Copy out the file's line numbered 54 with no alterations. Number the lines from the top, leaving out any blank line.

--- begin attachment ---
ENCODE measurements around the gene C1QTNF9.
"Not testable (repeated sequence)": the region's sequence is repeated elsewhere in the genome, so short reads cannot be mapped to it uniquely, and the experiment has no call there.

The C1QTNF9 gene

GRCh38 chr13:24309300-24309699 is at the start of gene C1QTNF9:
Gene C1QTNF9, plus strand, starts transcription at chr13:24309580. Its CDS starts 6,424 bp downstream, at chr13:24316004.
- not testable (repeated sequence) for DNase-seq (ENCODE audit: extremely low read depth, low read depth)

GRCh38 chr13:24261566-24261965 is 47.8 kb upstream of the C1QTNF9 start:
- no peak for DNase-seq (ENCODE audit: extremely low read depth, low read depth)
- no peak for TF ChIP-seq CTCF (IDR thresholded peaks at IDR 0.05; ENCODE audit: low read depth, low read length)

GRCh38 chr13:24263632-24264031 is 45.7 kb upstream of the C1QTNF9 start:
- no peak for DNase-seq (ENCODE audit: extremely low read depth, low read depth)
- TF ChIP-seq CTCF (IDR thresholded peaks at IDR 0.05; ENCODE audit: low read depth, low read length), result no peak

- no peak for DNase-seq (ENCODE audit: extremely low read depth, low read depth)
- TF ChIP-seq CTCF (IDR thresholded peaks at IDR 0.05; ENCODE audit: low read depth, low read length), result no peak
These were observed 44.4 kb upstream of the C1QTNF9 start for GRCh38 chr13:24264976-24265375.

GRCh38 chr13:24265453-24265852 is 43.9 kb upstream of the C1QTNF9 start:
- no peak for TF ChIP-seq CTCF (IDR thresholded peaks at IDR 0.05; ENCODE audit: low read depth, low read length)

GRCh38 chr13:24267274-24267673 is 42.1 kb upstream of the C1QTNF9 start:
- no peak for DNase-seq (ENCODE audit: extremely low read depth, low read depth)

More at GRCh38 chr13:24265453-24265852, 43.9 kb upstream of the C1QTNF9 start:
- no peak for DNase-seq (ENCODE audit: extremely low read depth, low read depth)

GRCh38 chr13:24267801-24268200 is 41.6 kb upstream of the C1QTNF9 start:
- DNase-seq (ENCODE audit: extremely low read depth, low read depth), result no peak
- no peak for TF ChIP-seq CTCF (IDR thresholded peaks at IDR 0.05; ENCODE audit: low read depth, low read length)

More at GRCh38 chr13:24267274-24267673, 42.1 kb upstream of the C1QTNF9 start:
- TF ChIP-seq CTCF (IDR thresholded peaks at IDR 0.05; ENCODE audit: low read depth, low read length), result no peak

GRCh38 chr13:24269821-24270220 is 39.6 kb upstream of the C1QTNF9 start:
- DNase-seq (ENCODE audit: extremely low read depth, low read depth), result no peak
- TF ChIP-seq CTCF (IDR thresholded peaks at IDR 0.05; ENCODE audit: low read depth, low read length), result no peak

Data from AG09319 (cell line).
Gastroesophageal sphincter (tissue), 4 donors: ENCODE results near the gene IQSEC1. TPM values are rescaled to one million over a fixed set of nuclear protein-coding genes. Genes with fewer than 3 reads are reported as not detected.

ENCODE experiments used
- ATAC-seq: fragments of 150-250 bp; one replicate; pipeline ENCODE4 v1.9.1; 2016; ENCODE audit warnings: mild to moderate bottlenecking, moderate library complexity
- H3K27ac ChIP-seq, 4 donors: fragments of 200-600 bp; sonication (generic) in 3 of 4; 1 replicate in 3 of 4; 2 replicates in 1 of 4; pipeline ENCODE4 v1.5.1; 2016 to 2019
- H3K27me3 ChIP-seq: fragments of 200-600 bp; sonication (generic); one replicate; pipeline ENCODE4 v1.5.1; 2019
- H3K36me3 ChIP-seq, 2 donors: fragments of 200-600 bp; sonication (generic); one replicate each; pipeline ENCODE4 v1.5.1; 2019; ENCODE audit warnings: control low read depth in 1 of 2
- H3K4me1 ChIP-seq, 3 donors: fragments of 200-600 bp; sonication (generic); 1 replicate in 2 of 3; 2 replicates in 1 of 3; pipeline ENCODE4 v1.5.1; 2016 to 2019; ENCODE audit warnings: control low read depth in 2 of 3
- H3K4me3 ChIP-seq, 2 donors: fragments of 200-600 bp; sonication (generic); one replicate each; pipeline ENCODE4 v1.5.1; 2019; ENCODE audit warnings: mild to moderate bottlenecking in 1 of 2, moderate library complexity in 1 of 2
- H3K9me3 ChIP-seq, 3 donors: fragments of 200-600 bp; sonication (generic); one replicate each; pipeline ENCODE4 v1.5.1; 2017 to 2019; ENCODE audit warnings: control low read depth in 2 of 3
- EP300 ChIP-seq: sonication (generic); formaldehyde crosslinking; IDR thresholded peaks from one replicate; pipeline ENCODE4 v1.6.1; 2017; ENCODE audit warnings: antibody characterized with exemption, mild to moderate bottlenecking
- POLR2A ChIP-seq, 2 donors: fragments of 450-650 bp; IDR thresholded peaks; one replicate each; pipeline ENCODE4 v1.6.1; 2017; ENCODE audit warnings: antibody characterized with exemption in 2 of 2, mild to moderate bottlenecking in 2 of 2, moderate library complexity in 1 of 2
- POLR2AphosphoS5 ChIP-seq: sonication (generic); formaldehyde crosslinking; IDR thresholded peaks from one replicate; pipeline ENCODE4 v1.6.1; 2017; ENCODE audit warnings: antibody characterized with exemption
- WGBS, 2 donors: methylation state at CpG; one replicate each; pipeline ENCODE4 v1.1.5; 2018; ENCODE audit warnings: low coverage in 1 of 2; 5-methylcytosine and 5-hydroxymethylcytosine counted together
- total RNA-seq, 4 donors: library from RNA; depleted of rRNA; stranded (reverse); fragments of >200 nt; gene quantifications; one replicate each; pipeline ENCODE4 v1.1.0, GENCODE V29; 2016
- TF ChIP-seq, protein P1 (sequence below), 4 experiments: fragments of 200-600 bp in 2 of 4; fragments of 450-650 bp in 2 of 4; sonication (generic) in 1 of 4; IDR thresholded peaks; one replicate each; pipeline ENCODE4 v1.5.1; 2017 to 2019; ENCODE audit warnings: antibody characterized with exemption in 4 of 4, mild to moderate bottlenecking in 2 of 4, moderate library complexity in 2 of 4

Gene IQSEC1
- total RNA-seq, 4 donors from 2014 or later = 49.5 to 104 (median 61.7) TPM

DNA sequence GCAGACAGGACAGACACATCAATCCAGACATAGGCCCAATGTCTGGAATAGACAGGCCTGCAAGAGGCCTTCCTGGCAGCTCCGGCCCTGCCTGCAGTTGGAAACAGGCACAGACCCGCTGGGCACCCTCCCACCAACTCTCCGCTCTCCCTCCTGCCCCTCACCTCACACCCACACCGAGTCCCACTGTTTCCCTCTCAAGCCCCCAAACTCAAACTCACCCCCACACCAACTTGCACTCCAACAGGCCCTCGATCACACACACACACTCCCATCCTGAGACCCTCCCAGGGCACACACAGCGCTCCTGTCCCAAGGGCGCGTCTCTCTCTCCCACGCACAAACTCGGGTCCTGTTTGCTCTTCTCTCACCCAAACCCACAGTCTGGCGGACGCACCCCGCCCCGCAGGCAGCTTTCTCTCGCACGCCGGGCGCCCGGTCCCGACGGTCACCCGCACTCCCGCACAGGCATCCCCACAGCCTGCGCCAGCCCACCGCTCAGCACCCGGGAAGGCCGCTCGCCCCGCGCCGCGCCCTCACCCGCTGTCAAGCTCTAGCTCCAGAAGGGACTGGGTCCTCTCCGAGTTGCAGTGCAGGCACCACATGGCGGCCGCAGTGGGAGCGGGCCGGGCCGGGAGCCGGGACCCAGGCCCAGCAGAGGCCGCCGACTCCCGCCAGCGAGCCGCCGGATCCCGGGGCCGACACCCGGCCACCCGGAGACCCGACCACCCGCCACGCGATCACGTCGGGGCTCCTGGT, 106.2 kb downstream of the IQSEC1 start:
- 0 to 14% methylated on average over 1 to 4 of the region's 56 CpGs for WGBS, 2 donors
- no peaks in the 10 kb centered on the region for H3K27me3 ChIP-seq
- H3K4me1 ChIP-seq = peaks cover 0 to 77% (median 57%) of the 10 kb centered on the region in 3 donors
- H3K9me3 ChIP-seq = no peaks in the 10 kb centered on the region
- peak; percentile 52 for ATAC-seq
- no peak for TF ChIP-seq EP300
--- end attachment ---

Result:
- no peak for TF ChIP-seq EP300